Computer network warfare capabilities being developed by the Chinese regime pose a serious threat to U.S. military operations in the event of a conflict, according to a new report prepared for a congressional body on March 8.
Prepared by weapons manufacturer Northrop Grumman for the U.S.-China Economic and Security Review Commission, the report paints a sobering picture of the vast and rapid advances in the cyber capabilities of the People’s Liberation Army over the last several years. The PLA is often called a “Party army,” answering directly to the Chinese Communist Party (CCP) that rules China.
Drawing on a vast amount of Chinese primary source documents, including technical manuals, military publications, policy documents, news reports, and more, the report argues that the Chinese regime is attempting to integrate sophisticated computer network operations into a broader military and intelligence context.
This is normal in military modernization, but the fear is that these capabilities are being put to use as part of a wider campaign of network warfare against the United States.
Chinese military commanders would target U.S. computer systems in the event of a conflict, delaying or degrading U.S. military capabilities in combat.
The U.S. currently has no policy for figuring out how to deal with such a scenario, the report says—particularly if the evidence was cloudy, which it likely would be. Network penetrations would also likely not be known about until the attack had been carried out.
The study was Northrop Grummun’s follow-up to a 2009 report for the Committee, which also assessed the Chinese regime’s cyber espionage capabilities.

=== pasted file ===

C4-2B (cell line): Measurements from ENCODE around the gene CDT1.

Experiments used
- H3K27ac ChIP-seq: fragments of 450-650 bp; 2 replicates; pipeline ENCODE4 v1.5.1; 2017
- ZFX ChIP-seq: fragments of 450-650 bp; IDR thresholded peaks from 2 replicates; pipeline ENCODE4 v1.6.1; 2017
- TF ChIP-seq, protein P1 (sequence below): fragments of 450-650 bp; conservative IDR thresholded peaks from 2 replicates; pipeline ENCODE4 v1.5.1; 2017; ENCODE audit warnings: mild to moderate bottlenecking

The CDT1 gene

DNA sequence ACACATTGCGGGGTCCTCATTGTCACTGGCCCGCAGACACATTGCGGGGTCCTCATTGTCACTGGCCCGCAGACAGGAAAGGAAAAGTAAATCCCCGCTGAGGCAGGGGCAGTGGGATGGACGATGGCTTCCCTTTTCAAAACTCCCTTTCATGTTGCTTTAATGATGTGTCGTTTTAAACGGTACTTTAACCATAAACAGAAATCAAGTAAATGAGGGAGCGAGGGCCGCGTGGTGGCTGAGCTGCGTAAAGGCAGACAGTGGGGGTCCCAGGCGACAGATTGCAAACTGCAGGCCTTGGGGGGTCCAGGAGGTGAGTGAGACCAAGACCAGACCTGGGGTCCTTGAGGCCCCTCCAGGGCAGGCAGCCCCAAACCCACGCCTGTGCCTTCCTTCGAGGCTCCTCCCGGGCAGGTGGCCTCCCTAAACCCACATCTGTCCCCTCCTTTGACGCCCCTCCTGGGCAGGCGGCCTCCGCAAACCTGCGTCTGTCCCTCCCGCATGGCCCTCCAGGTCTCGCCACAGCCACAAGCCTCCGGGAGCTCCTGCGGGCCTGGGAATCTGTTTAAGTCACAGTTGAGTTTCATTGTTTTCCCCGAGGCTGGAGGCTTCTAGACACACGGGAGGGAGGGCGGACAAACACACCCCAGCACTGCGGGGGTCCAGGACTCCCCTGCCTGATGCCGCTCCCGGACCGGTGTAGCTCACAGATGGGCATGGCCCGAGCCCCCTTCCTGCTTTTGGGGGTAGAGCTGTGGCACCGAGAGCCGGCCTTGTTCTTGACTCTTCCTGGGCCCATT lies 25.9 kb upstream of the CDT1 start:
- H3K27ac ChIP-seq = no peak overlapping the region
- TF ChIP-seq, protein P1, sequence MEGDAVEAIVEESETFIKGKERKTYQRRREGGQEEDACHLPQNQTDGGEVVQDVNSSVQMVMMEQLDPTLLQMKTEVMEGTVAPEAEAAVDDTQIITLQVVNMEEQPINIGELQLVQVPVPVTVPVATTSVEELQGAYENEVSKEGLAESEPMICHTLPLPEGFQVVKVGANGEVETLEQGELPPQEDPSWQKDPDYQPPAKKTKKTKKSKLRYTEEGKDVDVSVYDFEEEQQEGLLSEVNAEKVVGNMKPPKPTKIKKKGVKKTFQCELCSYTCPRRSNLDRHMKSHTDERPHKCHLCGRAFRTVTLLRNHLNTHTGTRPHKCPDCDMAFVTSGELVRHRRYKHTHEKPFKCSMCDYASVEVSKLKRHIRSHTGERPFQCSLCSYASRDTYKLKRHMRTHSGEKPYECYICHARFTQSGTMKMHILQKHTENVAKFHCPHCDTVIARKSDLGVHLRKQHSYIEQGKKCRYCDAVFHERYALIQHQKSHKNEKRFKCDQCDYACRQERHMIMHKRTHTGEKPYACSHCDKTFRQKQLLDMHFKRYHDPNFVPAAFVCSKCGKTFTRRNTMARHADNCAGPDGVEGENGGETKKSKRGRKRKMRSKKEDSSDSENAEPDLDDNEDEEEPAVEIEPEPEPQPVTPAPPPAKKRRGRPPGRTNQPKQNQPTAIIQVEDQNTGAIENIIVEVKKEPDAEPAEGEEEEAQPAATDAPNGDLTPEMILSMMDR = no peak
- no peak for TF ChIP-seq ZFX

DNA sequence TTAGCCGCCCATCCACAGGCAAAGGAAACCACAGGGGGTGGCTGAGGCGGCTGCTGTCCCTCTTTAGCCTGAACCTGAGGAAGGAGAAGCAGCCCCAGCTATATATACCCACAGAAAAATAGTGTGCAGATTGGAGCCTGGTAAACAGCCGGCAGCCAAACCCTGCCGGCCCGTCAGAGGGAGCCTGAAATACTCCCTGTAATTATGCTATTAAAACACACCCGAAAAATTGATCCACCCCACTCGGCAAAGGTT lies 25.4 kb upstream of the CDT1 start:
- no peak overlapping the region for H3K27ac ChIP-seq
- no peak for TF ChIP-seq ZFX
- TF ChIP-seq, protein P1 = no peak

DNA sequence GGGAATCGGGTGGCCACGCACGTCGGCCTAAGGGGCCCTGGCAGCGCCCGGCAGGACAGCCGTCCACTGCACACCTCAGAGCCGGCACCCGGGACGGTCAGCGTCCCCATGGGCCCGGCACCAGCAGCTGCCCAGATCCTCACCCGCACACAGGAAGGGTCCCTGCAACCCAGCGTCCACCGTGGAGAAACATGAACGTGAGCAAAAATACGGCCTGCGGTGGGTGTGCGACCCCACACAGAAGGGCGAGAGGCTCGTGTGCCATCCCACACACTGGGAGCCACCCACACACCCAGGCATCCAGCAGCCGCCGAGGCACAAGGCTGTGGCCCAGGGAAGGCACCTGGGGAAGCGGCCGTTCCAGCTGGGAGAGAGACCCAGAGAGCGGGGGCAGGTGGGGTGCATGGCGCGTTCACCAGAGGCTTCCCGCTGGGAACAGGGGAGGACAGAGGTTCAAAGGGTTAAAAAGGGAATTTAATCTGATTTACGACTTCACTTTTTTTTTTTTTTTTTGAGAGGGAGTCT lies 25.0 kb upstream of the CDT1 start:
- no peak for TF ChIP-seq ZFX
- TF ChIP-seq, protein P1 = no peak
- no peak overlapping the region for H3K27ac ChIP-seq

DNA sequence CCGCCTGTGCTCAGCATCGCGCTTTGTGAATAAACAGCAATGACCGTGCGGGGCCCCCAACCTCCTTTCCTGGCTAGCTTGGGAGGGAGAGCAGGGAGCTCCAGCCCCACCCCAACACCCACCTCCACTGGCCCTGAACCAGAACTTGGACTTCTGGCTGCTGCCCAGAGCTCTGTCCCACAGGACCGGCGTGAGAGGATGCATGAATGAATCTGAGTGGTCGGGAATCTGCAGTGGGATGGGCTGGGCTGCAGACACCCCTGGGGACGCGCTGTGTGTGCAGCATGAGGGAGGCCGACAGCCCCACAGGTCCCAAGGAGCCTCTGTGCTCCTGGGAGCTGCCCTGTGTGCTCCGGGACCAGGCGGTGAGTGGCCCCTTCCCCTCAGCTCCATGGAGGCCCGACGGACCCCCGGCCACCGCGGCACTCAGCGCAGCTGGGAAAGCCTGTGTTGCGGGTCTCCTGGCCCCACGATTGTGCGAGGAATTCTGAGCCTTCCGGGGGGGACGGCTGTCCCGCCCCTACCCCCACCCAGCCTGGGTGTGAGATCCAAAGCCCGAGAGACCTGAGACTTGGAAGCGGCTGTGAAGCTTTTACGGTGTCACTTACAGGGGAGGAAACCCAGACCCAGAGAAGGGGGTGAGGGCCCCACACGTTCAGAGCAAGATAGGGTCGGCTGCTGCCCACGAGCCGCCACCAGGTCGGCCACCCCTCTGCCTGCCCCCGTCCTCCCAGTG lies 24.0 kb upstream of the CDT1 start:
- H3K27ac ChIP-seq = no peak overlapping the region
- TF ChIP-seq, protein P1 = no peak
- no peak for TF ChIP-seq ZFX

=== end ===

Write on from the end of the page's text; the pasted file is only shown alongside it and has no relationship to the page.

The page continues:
The 136-page report contains a series of troubling conclusions about the trajectory of Chinese cyber-warfare operations aimed at the U.S. Among them:
- Chinese cyber attack capabilities may pose a risk to the U.S. military in the event of a conflict
- Foreign firms are helping Chinese firms that help the Chinese military’s cyber efforts
- The Chinese military may be able to penetrate the equipment supply chains of telecommunication equipment used by the U.S. military or government, posing national security risks
- Over 50 Chinese universities are engaged in information security research, partly funded by five national grant programs as part of a broad policy
- Computer network operations are strategically significant to the Chinese communist leadership, beyond just military uses, and now are being applied to help modernize China’s economy by obtaining valuable intellectual property
The U.S.-China Economic and Security Review Commission, a research body that reports to Congress on aspects of the U.S.-China relationship.
Commission Chairman Dennis Shea said in a press release: “The United States suffers from continual cyber operations sanctioned or tolerated by the Chinese government. Our nation’s national and economic security are threatened, and as the Chinese government funds research to improve its advanced cyber capabilities these threats will continue to grow.”
He added that it is becoming more apparent that Party leadership is at least cognizant of these “massive electronic reconnaissance and cyber intrusions.”
In December last year, Bloomberg reported the China-based hacking of 760 large companies, characterizing it as a “Cyber Cold War.”
According to The Wall Street Journal, a U.S. official in late 2011 estimated that American companies lost $50 billion in intellectual property in 2009 due to theft, including cyber attacks.
The U.S. Department of Defense did not immediately respond to a request for comment.